He pointed out that due to the EAC’s deliberate policy, commodities like sugar, milk and rice were prioritised, in some cases attracting import duties above 60% to counter huge agro subsidies in the developed world.

Mubiru used his own company to give an example. He said the annual turnover of NYTIL is in the region of $30 million even when NYTIL consumes only about 5% of the lint produced in the country.  On the other hand, Uganda only earned about $29 million when she exported 90% of the cotton lint, less than what NYTIL attained by processing 5% lint.

He used these figures to extrapolate that with full value addition in the textiles sector, Uganda can generate $600m in revenues and between 250,000 to 300,000 blue collar jobs, given that NYTIL currently employs 3,000 people from less than 1,000 10 years ago.

Keeping with NYTIL, Mubiru said the company intends to make a further investment of at least $30 million to enhance lint value addition, targeting to consume 30,000 bales of cotton or 20% of national lint production. But this, he said, is dependent on the government maintaining a tax regime that is predictable for investments.

Mubiru said NYTIL advances monies to ginners who do crop finance. “With the former Lint Marketing Board out of the picture, there has been no funding for cotton production. Through our partners under the Uganda Ginners and Cotton Exporters Association, NYTIL advances funds and when they harvest the product, they supply to NYTIL the product equivalent to the advanced funds.”

Today, Uganda produces 150,000 bales of cotton per year, yet in 2008, at the time of drafting the National Textile Policy, the country was producing 254,000 bales per year and it was projected that if the sector is at full employment level, it has the capacity to produce one million bales per year.

If you play in the textiles sector, there are incentives

 The government has been going on and on about value addition, and those who are involved in the business in the textiles sector, like in a number of other sectors like iron and steel, dairy and coffee, get certain exemptions and incentives from the government.

Commenting on the subject, Mubiru, whose company NYTIL takes the lion’s share of exemptions in the textiles sector, said the National Textile Policy passed in 2008 provides for the exemptions that the government offers them.

Mubiru said: “EAC member states agreed on a duty remission scheme, which allows value-adders access to inputs (raw materials) that are not readily available in their countries and the EAC. For example, if NYTIL wants to produce textile products out of a mixture of cotton which is readily available in the region, and viscose or polyester which are not available in East Africa, we have to import those two products on which we do not pay import duty because those products come in as raw materials, thus the tax exemptions. otherwise if we pay import duty on imported raw materials, the finished product will become too expensive for consumers to afford. That is why even machinery which is not made in the region comes in with 0% import duty despite the fact that they come as finished products.”

Mubiru argues in favour of the policy the government has adopted to reverse the unfettered liberalisation which it had adopted.

Says Mubiru: “Back in the day, he added, the liberalisation policy led to some mistakes, that is why we thought then that cooperatives were wrong, but today we have SACCOs. NYTIL was also privatized then, but government has realized that it was a wrong move, we have had Uganda Development Corporation (UDC) revived and recently Uganda Airlines, implying that the free-market economy as envisaged during the liberalization process has failed to fully deliver, thus the reasons we are now seeing state intervention in projects that had been divested during the privatisation exercise.”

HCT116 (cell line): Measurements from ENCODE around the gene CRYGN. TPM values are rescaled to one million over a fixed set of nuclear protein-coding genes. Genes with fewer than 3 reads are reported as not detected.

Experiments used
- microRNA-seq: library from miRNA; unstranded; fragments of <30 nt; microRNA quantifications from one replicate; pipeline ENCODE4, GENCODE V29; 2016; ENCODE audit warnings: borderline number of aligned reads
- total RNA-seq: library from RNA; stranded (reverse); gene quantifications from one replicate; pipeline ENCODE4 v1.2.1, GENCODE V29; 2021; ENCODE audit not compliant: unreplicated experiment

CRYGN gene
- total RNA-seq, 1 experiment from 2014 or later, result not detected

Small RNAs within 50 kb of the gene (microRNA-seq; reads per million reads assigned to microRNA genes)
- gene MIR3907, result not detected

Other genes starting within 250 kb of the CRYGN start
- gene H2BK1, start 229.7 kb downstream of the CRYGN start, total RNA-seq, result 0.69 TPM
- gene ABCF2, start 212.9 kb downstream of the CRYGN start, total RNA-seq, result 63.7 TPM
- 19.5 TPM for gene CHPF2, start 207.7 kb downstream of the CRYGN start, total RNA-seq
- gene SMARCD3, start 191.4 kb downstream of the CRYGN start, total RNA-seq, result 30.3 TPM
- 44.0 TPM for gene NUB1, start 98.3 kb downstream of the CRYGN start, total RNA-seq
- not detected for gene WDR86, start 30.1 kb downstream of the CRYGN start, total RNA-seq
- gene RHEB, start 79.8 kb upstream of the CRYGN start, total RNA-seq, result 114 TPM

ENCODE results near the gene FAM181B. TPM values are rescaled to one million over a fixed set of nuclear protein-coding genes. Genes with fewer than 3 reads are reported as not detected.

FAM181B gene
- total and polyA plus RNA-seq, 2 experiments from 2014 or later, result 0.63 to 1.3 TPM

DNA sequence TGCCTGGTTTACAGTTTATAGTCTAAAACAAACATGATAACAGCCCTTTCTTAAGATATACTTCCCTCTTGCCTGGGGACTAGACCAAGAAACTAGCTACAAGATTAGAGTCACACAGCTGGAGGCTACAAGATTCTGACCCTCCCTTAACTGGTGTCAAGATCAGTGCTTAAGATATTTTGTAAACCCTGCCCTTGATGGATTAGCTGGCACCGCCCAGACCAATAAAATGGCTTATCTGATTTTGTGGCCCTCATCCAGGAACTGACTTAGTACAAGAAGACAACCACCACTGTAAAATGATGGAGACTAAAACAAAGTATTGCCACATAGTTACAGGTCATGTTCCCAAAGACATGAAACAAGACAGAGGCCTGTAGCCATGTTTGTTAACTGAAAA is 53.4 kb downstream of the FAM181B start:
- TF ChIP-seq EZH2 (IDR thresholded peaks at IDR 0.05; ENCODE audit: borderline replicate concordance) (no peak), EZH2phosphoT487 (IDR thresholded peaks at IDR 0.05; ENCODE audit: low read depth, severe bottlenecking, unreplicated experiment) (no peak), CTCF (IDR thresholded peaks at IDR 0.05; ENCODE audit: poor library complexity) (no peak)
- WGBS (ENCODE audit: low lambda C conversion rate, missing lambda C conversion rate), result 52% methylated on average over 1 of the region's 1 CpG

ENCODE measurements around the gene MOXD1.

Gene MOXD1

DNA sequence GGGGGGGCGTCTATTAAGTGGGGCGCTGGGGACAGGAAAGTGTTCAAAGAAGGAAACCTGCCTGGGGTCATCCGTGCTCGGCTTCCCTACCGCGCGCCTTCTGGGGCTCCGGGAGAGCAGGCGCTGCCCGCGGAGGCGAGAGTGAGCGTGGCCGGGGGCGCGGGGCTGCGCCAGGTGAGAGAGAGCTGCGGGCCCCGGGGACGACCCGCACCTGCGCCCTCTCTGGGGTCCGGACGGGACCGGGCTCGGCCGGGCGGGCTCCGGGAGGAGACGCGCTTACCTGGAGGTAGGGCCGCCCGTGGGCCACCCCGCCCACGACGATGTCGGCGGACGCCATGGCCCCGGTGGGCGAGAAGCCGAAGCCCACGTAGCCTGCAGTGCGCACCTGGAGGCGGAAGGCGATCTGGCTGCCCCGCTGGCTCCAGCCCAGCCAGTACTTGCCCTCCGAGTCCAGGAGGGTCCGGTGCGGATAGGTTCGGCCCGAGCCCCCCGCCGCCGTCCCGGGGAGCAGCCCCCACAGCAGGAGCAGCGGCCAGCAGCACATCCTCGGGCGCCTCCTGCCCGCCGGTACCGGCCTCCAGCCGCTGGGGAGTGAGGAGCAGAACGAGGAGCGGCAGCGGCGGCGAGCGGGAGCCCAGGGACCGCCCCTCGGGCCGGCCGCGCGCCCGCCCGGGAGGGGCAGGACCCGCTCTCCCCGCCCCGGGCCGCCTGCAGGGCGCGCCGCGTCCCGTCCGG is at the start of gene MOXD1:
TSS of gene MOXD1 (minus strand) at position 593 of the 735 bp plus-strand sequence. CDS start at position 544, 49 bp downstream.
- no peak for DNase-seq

In the final analysis, the challenges are many, but so are the prospects. Some Ugandan value-adders are slowly beginning to access the international market, but production in the sector is still largely for the local and regional markets, focused on production of suiting and uniform materials, corporate promotional wear, bed sheets, curtains, Institutional and Armed Forces uniforms and a wide range of knits and smart coarse casuals, and of late, masks and other textile requirements in the fight against COVID 19.

The sub-sector is expanding again, slowly but steadily.

Brief history of the Textile sector in Uganda

The Ugandan textile sub-sector was born in the 1950s and 60s, spearheaded by the Uganda Development Corporation (UDC), a government of Uganda holding company that worked hand in hand with international partners like the Calico Printers of the United Kingdom and YAMATO International as well as other Asian families to establish mills across Uganda.

Textile Mills, apart from the defunct Rayon Textiles in Kawempe and the Uganda Garment Industries Limited (UGIL) that were established under the above arrangement in Kampala, were located up-country near sources of either raw materials or energy. These included Nyanza Textile Industries Limited (NYTIL) in Jinja, MULCO Textiles in Jinja, African Textile Mills (ATM) in Mbale and Lira Spinning Mill in Lira. Under the auspices of UDC as the vehicle for industrialization in Uganda, a National Textile Board was established in the late 1960s to guide textile industry activity in Uganda that focused at import substitution.

 Following the Nationalisation Policy in the early 1970s when Idi Amin’s government ordered Asians to leave the country, the textile mills in Uganda were nationalised like any other investments in Uganda, marking the beginning of the sub-sector’s journey to total collapse, and by the early 1990s, the sector was on its last legs. Other factors, like the end of the Multifiber Arrangement (MFA) in 2005, just made an already bad situation worse.  

 At its peak in 1972/3, the textile industry consumed approximately 400,000 bales of cotton. By the time government owned mills were divested in the 1990s, machinery was obsolete due to a long period of disrepair and mismanagement across the board, which is why mills like NYTIL had to invest millions of dollars to modernise and upgrade equipment.